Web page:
Krylov is a tricky customer. The Ukrainian possesses a powerful kicking game and historically has been willing to drop everything to chase a risky submission. In the past couple of bouts, however, Krylov appears to have adopted a ‘grinder’ style that aims to rack up takedowns and control time. Against Ankalaev, Krylov will struggle immensely to get the Russian to the mat without ending up his own back. Ankalaev’s ability to manoeuvre opponents with his jab, before setting them up for his lethal left hand, will allow Ankalaev to dictate proceedings.

After his career was stalled for a year as he awaited his rematch with Ion Cutelaba, only to violate the Moldovan in four minutes, Magomed Ankalaev can finally begin his ascent up the paper-thin Light Heavyweight rankings.

Result: Ankalaev def. Krylov // Decision (unanimous – 29-28, 29-28, 29-28)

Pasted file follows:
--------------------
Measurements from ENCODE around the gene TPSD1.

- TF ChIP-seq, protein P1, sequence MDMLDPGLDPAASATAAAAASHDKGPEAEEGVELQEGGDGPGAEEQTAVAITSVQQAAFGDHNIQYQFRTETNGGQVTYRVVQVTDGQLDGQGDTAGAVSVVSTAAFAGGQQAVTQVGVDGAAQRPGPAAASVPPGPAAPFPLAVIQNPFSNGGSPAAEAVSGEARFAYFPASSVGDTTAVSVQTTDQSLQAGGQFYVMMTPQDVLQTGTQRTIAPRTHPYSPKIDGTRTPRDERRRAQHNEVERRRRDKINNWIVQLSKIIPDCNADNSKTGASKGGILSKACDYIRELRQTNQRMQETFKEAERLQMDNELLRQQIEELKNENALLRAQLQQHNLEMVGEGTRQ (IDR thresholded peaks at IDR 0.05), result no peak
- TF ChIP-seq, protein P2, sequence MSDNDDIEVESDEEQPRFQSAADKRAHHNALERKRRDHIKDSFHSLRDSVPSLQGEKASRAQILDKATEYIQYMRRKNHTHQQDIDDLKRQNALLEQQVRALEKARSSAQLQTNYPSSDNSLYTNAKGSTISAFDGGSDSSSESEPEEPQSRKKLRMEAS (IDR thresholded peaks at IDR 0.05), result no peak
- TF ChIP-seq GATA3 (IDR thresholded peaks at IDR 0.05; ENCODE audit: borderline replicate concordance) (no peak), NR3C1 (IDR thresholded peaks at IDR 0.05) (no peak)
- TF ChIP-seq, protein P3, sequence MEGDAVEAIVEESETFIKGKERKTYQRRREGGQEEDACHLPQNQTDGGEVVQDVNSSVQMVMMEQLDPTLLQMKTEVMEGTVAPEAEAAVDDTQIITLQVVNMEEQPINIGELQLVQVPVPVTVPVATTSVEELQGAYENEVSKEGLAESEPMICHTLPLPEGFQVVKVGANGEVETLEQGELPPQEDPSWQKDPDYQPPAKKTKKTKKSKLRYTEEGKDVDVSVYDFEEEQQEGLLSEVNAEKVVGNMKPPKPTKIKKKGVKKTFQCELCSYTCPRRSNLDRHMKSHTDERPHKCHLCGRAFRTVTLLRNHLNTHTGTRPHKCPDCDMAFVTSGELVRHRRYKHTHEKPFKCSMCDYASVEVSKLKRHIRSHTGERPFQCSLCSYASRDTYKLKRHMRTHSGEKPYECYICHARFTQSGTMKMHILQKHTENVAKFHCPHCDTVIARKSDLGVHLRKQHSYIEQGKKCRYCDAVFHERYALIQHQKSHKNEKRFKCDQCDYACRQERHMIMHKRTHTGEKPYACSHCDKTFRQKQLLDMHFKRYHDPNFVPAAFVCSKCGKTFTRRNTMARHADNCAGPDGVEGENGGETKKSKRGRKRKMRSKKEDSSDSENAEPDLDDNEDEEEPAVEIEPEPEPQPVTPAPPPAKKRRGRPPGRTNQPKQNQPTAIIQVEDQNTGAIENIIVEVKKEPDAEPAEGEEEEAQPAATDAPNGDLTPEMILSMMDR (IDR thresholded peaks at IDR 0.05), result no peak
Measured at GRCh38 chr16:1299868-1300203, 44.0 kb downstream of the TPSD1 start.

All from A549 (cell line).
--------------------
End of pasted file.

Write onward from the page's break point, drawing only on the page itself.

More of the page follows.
Winner ✔️ // Method ❌ // Round ❌


Main Card

Women’s Flyweight (125)

Montana De La Rosa (11-6) vs Mayra Bueno Silva (7-1)

Expect a war of attrition on the mat between two ladies who struggle to strike. This is a match-up that does very little to inspire. De la Rosa is a competent grappler but her best victory still stands as Mara Borella. Borella, representing a Flyweight currently on a four-fight slide (inc. three finishes), that would be six if not for her ‘split decision’ victory over Taila Santos. Worse still, De la Rosa’s finishes in the company have been over the padded record of Nadia Kassem and Instagram model, Rachael Ostovich. De la Rosa is a competent wrestler who will be searching for top position and should have enough skill to prevent any frantic off-the-back submissions from Silva.

Mayra Bueno Silva isn’t the finest athlete at Women’s Flyweight either. Despite two first-round armbar finishes, her quality of opposition has been lacklustre (Gillian Robertson and Mara Borella). Definitely the jiu-jitsu specialist in this encounter, Silva offers a more potent threat of a finish. While Silva’s takedowns cannot be praised as a strength of hers, her grappling on the mat is crisp, and she can fully utilise her size advantage.

Predicted Result: Silva Decision